Musicians' Union Files Charges Against Pasadena Symphony Over Proposed Merger

Classic Arts News   Musicians' Union Files Charges Against Pasadena Symphony Over Proposed Merger
 
Professional Musicians' Local 47 has filed charges of unfair labor practices and injustices against the Pasadena Symphony, The Los Angeles Times reports. The charges were in reaction to an announcement made by the Pasadena Symphony Association on June 18 that the Pasadena Symphony and the Pasadena POPS Orchestra would merge, dissolving the latter ensemble.

With a structure modeled after the Boston Symphony Orchestra/Boston Pops, the Pasadena Symphony Association would become one board of directors operating one orchestra with two directors, effective October 1. Also planned is an expansion of merged organization's education and community outreach programs, assisted by the combined budgets of the Pasadena Symphony and the Pops (currently at $2.1 million and $2.3 million, respectively).

"This is the right time to come together to share resources," the Pasadena Independent reported Harvey Knell, current president of the POPS board, saying.

The June 18 announcement stated that the Association would act as an umbrella organization, presenting the Symphony's winter season under director Jorge Mester and the POPS' summer season under Rachel Worby. Worby's orchestra would also become the Pasadena Pops Symphony, with the majority of the Pops' current roster being let go.

"I was attracted to [the merger] when I learned both music directors and both programs would be retained, but I only learned about some disproportion in impact today," said Pasadena mayor Bill Bogaard in the Pasadena Weekly.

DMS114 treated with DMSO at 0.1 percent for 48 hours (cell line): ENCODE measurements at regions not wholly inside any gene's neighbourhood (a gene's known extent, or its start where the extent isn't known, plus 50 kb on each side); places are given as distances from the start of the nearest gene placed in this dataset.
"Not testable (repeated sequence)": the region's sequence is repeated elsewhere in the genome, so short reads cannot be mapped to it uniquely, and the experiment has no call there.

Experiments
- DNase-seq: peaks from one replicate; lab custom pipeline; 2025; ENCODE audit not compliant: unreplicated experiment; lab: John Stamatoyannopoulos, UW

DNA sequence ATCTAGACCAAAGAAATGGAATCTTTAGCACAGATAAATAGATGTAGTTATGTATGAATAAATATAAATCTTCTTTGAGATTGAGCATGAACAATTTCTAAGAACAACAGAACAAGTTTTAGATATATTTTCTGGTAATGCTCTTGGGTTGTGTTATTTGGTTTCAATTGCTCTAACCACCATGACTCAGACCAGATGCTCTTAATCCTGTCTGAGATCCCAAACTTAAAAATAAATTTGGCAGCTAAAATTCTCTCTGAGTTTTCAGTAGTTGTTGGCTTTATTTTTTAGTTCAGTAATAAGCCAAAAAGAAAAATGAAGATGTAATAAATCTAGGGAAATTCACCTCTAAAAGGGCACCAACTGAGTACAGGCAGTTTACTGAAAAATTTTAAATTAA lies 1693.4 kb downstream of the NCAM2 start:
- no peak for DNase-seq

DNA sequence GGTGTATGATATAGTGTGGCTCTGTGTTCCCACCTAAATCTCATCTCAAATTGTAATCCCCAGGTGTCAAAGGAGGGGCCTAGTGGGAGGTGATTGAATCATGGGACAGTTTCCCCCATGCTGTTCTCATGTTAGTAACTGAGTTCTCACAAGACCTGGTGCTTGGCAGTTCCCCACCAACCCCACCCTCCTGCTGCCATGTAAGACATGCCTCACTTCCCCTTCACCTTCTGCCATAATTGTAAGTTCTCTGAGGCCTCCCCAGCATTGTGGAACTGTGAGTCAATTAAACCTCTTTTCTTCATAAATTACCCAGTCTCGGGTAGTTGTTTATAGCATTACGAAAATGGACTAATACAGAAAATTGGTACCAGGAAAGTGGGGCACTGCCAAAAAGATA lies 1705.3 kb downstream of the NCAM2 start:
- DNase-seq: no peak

Local 47 says it was not aware of plans for the consolidation. Hal Espinosa, the union's president, said he learned at a May 21 meeting with Pasadena Symphony representatives that the orchestra was "exploring" a possible acquisition of the POPS' assets, and that he was assured negotiations regarding the effect the merger would have on musicians of both ensembles would take place.

Espinosa stated that no bargaining took place prior to the Association's decision. The master agreement the union has with the Symphony, he said, requires the orchestra to bargain with it before putting into effect new terms of employment for its musicians or those of the POPS. He also submitted a written demand that the POPS start bargaining with the union immediately over the planned dissolution.

"[The dismissal of musicians] is a decision that has to be made, a difficult one," commented Pasadena Symphony executive director Tom O'Connor in the Pasadena Weekly.

"It's not often that one orchestra combines with another, but we had good counsel, and everything that has been said by the union has been expected," the Times quotes O'Connor as saying. He said he had plans to talk with Espinosa yesterday about scheduling meetings between the union and the POPS' management. "We will [then] resolve these issues amicably," added O'Connor.

According to the Times, POPS musicians have filed over 30 grievances against management for groundless removal or demotion of musicians, or for failing to follow protocol during such actions. Though 30 might be a stretch, said Espinosa, "I've probably filed more grievances against the Pasadena POPS management than against all the other employers put together."

Said Worby of the merger in the La Caê±ada Valley Sun, "it will provide our community with a platform from which to say to people far and wide that Pasadena cares about music."

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